References Cited in the file of this patent UNITED STATES PATENTS 742,892 McGill Nov. 3, 1903 747,761 Pollard Dec. 22, 1903 850,185 Roberts Apr. 16, 1907 1,516,294 Hubeny et al. Nov. 18, 1924 2,095,735 Dunbar Oct. 12, 1937
|Cited Patent||Filing date||Publication date||Applicant||Title|
|US742892 *||Jun 1, 1903||Nov 3, 1903||George W Mcgill||Spring-clip.|
|US747761 *||Aug 4, 1902||Dec 22, 1903||George H Pollard||Indexing device.|
|US850185 *||Mar 14, 1905||Apr 16, 1907||Richard W Roberts||Clip.|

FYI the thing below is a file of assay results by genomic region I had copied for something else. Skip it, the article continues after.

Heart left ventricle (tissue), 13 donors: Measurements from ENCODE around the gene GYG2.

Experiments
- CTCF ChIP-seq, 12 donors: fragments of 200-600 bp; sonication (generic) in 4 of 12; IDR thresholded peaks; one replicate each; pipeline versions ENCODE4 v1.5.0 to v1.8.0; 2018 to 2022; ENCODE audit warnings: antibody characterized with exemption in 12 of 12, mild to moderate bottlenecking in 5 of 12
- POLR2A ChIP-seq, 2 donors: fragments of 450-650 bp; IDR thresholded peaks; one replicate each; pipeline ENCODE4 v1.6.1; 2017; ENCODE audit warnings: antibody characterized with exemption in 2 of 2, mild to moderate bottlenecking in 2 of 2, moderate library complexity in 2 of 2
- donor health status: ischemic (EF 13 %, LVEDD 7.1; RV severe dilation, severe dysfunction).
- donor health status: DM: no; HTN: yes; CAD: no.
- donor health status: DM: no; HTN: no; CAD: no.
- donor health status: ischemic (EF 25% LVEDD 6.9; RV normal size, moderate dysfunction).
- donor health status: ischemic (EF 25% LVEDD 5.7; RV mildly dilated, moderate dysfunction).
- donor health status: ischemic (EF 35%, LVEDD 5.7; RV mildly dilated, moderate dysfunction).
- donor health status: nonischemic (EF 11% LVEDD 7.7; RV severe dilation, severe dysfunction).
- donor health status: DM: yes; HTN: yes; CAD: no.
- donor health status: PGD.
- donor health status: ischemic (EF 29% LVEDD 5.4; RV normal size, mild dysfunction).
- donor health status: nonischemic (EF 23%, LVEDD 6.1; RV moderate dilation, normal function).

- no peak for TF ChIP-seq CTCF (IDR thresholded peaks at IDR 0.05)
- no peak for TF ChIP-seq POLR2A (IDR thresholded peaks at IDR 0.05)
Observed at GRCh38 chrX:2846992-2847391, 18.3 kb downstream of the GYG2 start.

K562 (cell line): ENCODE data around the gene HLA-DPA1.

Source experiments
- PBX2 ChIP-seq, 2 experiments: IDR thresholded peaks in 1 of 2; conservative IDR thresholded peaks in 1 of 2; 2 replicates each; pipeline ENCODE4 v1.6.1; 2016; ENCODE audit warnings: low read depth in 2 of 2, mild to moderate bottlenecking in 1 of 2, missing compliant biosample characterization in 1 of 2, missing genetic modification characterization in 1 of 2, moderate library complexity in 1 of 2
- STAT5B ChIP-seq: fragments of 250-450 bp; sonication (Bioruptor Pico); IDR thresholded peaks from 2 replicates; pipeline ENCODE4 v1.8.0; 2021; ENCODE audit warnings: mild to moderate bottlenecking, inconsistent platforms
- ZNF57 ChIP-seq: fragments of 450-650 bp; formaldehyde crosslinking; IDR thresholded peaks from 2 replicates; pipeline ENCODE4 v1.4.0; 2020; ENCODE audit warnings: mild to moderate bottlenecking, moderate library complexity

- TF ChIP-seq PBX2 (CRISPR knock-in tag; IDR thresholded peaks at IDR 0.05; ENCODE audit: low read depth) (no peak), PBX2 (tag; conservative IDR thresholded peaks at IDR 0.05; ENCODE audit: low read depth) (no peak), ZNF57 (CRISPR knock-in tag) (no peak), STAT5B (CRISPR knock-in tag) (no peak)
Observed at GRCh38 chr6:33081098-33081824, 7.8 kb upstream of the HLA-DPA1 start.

|US1516294 *||Mar 21, 1923||Nov 18, 1924||Herman A Frahm||Paper clip|
|US2095735 *||Feb 27, 1937||Oct 12, 1937||Dunbar Harry||Paper clip|
|Citing Patent||Filing date||Publication date||Applicant||Title|
|US3261932 *||Mar 5, 1965||Jul 19, 1966||Shlesinger Jr Bernard Edward||Multiple contact switch with sinusoidal wave form operator|
|US4918789 *||Aug 29, 1988||Apr 24, 1990||Chen Haw Renn||Tripod clip|
|US5481784 *||May 10, 1994||Jan 9, 1996||Sinaiko; Edwin S.||Clip apparatus|
|U.S. Classification||24/67.9, 24/547, 29/705, 29/821|
|International Classification||B42F1/00, B42F1/08|